Kill List

Kill List

Static Mass Rating: 4/5
IFC Films

Release date (US): February 3rd, 2012
Certificate (US): TBC
Running time: 90 minutes

Director: Ben Wheatley
Writers: Amy Jump, Ben Wheatley
Composer: Jim Williams

Cast: Neil Maskell, MyAnna Buring, Michael Smiley

Europe has a long history of ritual killings and human sacrifices, and stories about them go as far back as 700 BC. From Ancient Greece, spreading through to England, they’re as varied as they are bloody and brutal.

Kill List is a film which brings us back to that dark part of human nature, but places the story in present time, with a seemingly ordinary family who become entwined in something far more sinister than they bargained for.

Kill List

Written and directed by Ben Wheatley, the story centres on Jay (Neil Maskell) who lives with his wife Shel (MyAnna Buring) and their young son. They’re far from being a happy family, Jay is suffering from the effects of a job he took on eight months previously and though he claims to have a bad back, Shel thinks he’s fit enough to go back to work. Even his son thinks he’s become a bit of a lazy dad around the house.

Jay decides to go back to work and takes on a well paid job with his best friend Gal (Michael Smiley), but we soon learn what the job entails. The pair are given a kill list and on it are the names and details of individuals ranging from a priest, a librarian and an MP. Don’t be fooled though, these aren’t innocent men, and they’re not being targeted because unpaid gambling debts either. They’re being targeted because they are very, very bad people.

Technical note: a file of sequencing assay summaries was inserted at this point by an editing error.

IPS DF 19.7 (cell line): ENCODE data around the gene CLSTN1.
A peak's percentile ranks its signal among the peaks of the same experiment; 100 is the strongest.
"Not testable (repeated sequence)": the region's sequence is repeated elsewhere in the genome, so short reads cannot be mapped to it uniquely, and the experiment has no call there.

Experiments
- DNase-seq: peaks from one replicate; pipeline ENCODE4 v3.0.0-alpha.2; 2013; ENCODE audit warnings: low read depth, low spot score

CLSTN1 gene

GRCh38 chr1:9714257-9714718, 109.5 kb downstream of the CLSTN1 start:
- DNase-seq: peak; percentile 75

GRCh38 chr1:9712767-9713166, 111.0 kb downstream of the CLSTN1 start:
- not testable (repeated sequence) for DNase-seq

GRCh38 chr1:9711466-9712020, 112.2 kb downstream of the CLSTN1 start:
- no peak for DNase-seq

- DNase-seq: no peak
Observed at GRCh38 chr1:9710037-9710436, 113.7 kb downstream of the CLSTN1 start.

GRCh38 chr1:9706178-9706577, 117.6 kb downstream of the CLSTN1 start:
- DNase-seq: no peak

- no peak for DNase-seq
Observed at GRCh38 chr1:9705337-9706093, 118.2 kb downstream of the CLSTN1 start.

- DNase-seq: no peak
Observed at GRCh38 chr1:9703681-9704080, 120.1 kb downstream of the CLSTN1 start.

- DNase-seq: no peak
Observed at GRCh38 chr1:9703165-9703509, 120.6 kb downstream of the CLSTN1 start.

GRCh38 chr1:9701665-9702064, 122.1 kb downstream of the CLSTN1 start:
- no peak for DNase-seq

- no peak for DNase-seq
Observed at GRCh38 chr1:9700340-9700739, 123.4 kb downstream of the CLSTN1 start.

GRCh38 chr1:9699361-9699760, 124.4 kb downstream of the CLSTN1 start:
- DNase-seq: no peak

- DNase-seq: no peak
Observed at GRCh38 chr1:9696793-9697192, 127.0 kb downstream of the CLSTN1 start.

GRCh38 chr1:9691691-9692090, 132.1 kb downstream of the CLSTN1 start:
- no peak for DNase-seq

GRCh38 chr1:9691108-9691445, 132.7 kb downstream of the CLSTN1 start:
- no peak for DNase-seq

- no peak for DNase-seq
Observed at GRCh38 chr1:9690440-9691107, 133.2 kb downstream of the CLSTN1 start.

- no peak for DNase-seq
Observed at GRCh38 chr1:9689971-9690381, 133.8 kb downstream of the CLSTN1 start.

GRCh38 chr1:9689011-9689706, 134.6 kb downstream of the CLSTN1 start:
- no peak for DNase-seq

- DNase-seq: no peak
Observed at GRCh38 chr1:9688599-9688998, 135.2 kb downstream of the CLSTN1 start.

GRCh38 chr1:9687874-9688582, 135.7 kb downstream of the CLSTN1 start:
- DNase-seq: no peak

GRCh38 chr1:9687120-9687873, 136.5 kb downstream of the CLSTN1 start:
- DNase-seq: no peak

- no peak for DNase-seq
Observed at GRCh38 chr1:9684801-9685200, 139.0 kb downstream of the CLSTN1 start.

Kill List

As Jay and Gal get to work, we see Jay’s true nature come through, the facade of the lazy, sloppy dad at home falls to reveal a determined killer, a man who will stop at nothing until those on his list are a blood soaked, pulpy mess on the floor. Whether it’s a bullet, hammer or fist to the head, he gets the job done and there’s nothing Gal can do but clean up at the end, something which causes tension for them later on as well.

Jay starts to stray from the list and go after a group of sadistic men, but when his family’s cat is strung up outside their front door he starts to feel this could be a message and they try to break the contract. Unfortunately Jay and Gal’s boss isn’t willing to let them go and send them back to finish the job.

Kill List

Kill List is an unusual film, slightly baffling but very intense in the way that that the story sets us up with this mundane kind of family life before exposing us to the violence and terror that Jay unleashes. We’re lured in by the domestic ups and downs of this Sheffield-based family, watching them arguing and tossing plates over at dinner parties and you might mistake it for a soap, but that quickly changes.

The tension mounts as the final kill on their list takes them deep into the woods but what they witness there is beyond what either of them can comprehend. It’s disturbing and at times reminiscent of The Wicker Man (1973) or the more recent A Serbian Film (2010). We don’t learn very much about the organisation that hires them and even at the end you’ll still be asking “WHAT?” In every sense it’s a mystery, but that’s part of what’s so enjoyable about Kill List; you keep going over the story in mind.

The moments of terror are nicely balanced with humour and Maskell and Smiley have great chemistry together as best friends who seem to have been through a lot together. There were a few moments when I noticed people in the audience wincing and turning their faces from the screen, but if you’re into horror, this is what you’ll want to see. It’s a nicely woven modern horror that’s emotionally and visually unsetlling. It’s a hell of journey.

About Patrick Samuel

Patrick Samuel

The founder of Static Mass Emporium and one of its Editors in Chief is a composer and music producer with a philosophy degree. Static Mass is where he lives his passion for film and writing about it. A fan of film classics, documentaries and World Cinema, Patrick prefers films with an impeccable way of storytelling that reflect on the human condition.